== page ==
Sunday, January 12, 2020

How To Talk To Your Children About Immigration

Immigration is an incredibly difficult subject to talk about. Many people have been touched by immigration in one way or another, whether it has happened to themselves or their family, or they know someone who has to go through the process. It can mean that it stirs up lots of emotive feelings, not all of them welcome. However, it is an important subject to talk about, particularly if you are encouraging your children to grow up to be empathetic and caring members of their community. If it is something that they are likely to face, or someone close to them is going to face, it can help them to get the answers to any questions that they may have and make it all seem a little less daunting and confusing. However, when it is such a big thing for an adult to get their head around, how can we make it easier for children? Here, we look at how to talk to your child or children about immigration.

Image credit: Pixabay CC0 License

Use straightforward and clear language.

Like the majority of legal concepts, immigration comes with a lot of technical terms and jargon, all of which can be very confusing for even an adult to understand. If a child is bombarded with words and phrases they do not understand, alongside a vast concept, it can make them switch off and become unwilling to learn, or even frightened about the topic. Instead, use language that is clear and child-friendly, while not infantilising it. You may want to avoid words such as ‘illegal immigrants’ and use terms such as ‘undocumented’ instead.

Find out what they already know.

Immigration is such a big topic, and it is very hard to avoid hearing or reading about in the media. You may be surprised about just how much your child or children already know. However, they may also have picked up some inaccurate information from playground conversations, or misreading/hearing/understanding what they have come across. Before you bring up the topic, gently try to tease out what they already know, and, just as importantly, what they want to know.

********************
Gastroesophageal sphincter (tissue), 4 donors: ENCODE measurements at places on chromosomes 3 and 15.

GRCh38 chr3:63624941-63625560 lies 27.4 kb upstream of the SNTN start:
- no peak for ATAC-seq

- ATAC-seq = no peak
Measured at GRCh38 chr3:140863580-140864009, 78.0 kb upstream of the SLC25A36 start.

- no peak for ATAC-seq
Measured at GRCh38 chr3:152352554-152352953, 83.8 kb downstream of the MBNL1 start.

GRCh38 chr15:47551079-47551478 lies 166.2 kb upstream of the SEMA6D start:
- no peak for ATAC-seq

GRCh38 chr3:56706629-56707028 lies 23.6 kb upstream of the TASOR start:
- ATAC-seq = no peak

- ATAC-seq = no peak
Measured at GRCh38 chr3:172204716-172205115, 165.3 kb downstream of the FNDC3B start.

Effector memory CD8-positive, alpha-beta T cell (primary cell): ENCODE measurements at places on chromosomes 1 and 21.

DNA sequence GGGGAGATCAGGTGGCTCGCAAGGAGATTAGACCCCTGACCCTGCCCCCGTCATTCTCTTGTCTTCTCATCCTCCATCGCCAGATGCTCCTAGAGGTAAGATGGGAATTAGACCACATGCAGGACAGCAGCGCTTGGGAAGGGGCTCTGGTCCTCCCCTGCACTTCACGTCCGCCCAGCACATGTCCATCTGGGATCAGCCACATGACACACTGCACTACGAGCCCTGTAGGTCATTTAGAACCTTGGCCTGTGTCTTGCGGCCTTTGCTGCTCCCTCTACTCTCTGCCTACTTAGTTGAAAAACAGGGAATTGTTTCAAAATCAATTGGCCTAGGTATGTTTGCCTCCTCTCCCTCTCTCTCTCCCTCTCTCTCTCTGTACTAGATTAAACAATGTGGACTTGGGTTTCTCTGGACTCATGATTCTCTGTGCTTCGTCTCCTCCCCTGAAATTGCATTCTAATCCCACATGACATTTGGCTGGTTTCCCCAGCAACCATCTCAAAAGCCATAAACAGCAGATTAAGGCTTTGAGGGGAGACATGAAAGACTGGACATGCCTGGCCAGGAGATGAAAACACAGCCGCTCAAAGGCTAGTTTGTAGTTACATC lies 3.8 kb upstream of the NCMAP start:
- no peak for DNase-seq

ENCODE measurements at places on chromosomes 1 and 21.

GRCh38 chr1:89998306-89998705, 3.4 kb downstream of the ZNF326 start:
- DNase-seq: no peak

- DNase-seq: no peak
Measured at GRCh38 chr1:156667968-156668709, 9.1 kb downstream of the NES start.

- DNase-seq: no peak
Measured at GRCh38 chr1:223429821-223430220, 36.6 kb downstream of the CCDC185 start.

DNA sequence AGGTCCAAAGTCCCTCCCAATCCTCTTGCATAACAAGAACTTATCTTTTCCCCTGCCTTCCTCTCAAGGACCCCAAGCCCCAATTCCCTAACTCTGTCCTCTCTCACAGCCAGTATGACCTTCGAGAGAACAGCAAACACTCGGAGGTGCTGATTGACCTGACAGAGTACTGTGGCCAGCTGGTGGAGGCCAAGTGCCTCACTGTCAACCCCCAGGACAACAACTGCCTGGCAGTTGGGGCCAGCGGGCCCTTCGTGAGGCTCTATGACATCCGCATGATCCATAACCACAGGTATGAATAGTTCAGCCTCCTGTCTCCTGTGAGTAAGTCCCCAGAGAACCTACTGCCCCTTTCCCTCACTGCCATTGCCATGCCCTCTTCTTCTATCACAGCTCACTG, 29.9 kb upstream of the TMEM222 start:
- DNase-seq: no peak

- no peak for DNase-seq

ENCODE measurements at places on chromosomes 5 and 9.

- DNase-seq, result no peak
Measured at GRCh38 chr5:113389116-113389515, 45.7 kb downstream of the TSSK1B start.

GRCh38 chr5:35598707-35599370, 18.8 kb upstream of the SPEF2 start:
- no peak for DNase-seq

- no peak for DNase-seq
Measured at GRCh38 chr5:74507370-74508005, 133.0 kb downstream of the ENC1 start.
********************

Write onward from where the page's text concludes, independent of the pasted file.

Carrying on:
Focus on the people that help.

When we talk about immigration, we can often be talking very negatively, about the people that they may be moving away from, or the people that may be stopping them from settling in a new place. It is important to talk to your child or children about the people that are helping someone in the immigration process, such as the attorneys from Davis & Associates. Demonstrate that there are good people out there, helping and righting the wrongs.

Encourage and bring in empathy.

This obviously depends on the age and emotional levels of your child or children, but perhaps ask them to think about how they may feel if they were separated from their families in a strange place. Encourage them to talk about their feelings - encouraging empathy is more likely to make them want to do something positive in the future to help!

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